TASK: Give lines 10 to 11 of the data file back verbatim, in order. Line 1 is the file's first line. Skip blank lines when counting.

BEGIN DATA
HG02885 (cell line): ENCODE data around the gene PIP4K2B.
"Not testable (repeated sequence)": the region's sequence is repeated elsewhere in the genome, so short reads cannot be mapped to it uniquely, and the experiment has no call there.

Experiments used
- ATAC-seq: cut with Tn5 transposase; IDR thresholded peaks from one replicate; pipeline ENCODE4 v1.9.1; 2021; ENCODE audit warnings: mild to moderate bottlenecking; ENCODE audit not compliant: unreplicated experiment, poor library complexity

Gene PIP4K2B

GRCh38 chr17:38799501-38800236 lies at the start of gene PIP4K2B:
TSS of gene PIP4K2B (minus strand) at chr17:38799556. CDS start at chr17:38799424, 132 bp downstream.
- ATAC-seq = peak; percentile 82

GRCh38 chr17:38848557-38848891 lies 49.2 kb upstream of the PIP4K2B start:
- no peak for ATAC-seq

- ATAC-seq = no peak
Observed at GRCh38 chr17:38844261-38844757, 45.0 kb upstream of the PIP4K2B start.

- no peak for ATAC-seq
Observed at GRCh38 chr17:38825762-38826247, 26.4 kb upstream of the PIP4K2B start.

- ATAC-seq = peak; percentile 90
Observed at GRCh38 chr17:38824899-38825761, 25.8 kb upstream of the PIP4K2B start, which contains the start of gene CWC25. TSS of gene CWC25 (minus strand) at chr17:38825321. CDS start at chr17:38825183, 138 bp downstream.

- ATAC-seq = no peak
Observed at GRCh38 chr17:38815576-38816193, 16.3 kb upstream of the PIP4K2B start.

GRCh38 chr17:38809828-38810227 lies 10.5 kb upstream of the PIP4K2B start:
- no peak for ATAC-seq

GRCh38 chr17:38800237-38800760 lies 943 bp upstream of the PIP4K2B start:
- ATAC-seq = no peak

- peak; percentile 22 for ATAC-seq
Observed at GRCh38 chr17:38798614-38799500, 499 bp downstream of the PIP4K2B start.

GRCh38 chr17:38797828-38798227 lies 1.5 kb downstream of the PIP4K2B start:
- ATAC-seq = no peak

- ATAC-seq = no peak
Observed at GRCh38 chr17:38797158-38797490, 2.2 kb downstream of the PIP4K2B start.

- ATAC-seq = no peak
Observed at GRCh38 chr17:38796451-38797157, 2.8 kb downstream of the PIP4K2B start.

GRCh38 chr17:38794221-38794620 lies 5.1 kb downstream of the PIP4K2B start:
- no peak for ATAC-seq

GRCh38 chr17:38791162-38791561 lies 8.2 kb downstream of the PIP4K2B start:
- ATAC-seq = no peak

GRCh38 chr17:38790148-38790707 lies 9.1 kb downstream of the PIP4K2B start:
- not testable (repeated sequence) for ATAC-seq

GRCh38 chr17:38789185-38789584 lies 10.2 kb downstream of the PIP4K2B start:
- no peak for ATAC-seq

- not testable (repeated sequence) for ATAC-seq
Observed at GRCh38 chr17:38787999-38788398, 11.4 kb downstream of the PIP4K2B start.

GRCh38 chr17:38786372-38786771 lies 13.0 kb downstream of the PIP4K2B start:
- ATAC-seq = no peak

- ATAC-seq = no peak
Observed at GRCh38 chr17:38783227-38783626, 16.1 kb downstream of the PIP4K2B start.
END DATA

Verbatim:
- no peak for ATAC-seq

- ATAC-seq = no peak